Train your head. When I was about to sent my first 5.12, my mindset really bothered me. It was a barrier I had created for myself, and that I thought I had to break. Nowadays I see how fit I was for that grade - in fact, after sending my first 5.12, I sent five others in two months, all of them within two or three tries... But the first one took me two months, trying it once a week. My mindset was wrong: 5.12 is nothing more than a harder 5.11. This is valid for all grades. There are no plateaus. There are no barriers. If you feel stuck at a grade, this will definitely corrupt your mindset and make you think there's something that needs to fundamentally change for you to be able to send that grade, but most of the time, there isn't. If you regularly send V6/7 you should be able to send any grade up to 5.13- or understand that you didn't fall on that route because something mysterious was missing. Perhaps you needed a little bit more stamina, and that's all. Everything else is fabricated by that little demon that says that "you're still not ready for this grade". Ignore him. Don't let him enter your head.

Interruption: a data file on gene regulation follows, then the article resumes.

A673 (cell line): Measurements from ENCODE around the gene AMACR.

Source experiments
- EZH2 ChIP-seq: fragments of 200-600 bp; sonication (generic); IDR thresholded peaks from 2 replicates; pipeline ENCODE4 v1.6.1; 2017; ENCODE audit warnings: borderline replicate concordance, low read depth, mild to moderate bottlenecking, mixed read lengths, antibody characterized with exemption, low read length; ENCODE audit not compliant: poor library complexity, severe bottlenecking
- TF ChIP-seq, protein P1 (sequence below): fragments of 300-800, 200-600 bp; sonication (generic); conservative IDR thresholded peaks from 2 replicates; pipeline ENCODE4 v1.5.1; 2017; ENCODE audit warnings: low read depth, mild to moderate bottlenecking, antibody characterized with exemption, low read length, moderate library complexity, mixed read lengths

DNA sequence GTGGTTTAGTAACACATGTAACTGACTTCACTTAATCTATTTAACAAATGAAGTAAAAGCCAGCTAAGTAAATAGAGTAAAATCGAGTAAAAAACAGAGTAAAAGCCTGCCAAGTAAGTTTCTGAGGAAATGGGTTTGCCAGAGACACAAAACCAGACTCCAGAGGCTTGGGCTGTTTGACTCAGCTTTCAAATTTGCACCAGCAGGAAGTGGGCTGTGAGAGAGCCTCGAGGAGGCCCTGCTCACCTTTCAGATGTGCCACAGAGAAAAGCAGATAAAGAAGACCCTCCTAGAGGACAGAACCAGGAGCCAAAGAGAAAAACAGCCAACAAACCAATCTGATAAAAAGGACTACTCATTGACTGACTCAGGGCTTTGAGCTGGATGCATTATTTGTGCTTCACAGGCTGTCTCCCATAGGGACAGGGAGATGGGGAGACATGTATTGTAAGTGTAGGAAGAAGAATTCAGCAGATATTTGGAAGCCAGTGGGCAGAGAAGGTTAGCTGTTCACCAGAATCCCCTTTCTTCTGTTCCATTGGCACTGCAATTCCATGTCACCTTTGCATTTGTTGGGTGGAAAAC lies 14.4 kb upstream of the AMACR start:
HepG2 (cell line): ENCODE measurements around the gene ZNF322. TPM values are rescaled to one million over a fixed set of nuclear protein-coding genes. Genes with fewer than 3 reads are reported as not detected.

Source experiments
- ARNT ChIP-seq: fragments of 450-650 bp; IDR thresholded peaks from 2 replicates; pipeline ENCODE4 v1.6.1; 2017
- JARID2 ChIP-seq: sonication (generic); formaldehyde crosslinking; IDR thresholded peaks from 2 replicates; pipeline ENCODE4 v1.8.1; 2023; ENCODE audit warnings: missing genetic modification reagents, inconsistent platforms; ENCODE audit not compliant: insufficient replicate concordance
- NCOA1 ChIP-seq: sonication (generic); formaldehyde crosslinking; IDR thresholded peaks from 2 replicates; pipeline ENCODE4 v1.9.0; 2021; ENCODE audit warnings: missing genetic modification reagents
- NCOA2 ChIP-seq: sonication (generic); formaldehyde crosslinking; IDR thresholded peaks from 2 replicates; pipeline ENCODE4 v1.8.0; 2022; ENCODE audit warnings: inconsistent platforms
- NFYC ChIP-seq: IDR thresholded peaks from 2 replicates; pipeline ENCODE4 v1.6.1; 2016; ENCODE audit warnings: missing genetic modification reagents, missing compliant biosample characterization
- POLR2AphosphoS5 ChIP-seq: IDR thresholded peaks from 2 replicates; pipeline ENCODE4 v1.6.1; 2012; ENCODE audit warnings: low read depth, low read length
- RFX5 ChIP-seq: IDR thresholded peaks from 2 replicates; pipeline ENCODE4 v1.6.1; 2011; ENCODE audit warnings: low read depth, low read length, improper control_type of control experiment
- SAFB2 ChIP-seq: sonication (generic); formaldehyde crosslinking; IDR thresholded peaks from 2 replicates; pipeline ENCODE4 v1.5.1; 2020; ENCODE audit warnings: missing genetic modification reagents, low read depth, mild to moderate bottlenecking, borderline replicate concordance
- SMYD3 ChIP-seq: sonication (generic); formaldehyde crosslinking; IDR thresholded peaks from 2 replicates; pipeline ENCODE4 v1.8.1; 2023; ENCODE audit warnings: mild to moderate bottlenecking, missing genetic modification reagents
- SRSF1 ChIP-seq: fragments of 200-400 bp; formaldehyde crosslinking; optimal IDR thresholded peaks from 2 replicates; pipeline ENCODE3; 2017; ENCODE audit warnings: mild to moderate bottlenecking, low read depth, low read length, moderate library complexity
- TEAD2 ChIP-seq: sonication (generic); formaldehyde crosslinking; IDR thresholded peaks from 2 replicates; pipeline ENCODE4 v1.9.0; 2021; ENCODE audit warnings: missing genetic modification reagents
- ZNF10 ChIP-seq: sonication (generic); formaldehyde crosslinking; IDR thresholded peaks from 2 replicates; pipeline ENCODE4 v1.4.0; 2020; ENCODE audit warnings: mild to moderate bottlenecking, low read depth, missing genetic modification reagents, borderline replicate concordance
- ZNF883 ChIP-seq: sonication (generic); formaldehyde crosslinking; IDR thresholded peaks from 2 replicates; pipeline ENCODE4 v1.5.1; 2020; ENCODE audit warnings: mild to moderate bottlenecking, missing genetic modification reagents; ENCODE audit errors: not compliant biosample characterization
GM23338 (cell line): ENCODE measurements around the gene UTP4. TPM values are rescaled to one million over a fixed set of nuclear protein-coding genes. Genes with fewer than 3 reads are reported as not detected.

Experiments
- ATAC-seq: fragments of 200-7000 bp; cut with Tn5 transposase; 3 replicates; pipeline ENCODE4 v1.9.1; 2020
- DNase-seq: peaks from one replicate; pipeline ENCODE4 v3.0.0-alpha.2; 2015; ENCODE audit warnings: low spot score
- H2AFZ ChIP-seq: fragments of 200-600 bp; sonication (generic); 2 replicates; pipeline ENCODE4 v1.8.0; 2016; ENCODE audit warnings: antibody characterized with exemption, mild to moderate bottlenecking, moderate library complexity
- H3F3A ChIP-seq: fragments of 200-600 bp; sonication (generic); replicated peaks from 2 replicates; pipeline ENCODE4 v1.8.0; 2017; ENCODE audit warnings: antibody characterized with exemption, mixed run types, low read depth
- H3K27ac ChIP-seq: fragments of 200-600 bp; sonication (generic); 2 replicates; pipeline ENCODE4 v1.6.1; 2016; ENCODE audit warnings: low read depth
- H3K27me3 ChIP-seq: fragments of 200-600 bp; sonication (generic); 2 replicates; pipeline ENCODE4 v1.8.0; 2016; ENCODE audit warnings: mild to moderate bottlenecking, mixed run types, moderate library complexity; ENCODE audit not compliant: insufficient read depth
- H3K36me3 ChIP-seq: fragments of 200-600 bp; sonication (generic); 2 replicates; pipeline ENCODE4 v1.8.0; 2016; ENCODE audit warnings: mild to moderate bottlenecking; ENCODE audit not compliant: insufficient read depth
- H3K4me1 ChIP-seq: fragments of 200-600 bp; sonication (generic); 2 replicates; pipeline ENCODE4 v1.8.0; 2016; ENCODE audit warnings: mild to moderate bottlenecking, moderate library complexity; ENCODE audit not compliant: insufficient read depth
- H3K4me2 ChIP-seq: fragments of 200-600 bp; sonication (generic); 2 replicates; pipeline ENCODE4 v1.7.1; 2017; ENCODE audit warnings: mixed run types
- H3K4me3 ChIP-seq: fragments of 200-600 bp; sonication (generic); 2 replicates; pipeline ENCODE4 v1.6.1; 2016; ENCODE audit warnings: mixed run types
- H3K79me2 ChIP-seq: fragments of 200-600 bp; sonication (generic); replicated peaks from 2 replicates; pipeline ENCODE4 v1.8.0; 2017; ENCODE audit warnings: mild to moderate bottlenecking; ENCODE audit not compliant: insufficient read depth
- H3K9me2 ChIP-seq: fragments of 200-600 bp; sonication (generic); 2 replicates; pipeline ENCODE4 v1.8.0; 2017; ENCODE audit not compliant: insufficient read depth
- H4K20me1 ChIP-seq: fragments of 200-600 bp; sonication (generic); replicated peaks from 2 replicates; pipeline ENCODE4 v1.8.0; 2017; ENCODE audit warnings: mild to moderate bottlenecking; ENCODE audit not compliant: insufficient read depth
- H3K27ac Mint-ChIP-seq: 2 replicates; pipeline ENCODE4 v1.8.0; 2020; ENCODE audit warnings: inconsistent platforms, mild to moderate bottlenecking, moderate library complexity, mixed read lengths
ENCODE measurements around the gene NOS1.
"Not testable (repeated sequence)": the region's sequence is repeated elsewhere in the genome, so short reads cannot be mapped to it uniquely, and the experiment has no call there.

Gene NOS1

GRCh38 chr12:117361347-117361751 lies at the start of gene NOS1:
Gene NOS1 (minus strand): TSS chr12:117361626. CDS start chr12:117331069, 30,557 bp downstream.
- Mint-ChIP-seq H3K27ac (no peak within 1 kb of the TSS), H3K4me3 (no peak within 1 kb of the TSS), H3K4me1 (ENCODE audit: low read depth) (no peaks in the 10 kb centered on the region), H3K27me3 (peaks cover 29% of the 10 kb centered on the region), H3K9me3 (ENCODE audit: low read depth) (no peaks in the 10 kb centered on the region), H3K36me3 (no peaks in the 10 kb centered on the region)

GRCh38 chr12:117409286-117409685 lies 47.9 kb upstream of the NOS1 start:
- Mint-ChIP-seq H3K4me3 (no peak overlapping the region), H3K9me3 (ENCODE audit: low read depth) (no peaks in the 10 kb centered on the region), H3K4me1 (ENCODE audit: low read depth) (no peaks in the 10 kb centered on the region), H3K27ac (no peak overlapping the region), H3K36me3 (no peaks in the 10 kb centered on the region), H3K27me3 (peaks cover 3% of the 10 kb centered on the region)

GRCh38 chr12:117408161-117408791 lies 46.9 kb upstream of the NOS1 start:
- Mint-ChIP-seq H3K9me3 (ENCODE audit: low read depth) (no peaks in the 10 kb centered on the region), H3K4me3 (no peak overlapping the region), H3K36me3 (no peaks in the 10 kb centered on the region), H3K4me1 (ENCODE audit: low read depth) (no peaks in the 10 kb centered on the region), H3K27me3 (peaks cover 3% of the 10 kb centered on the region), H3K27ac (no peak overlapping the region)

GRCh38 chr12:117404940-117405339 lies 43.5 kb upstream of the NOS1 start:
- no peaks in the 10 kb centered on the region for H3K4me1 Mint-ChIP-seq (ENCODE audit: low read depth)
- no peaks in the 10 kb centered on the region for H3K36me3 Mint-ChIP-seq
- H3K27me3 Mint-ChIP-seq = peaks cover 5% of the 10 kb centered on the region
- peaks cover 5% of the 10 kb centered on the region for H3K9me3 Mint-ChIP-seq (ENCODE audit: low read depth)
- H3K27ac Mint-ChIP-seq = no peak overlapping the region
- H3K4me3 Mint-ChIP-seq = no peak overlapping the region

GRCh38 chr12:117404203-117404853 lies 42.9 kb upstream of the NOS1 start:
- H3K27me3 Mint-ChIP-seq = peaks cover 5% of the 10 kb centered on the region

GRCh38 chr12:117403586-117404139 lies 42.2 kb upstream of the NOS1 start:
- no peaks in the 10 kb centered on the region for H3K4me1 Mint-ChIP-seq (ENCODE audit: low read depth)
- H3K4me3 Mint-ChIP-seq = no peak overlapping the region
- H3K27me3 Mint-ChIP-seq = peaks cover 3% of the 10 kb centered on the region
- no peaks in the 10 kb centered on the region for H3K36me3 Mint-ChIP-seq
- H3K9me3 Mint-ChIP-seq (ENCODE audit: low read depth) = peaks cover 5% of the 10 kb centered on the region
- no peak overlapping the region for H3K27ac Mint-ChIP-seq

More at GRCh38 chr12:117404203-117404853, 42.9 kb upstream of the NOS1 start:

A good tip I've used a couple of times, do that V5 project your stuck on and get someone to video you doing it. Watch it back, you'll be surprised what you see. Often what you think your doing and what your actually doing are two very different things.
V4 is pretty good (I don't boulder a lot these days and focus more on route climbing) I've been climbing for 10 years and I don't do much above this myself.
People who I know who climb harder than this often do for one very good reason, they just climb more often than me. I'm busy I only climb once a week, people who climb better grades than me generally go 2-3 (or more) times a week.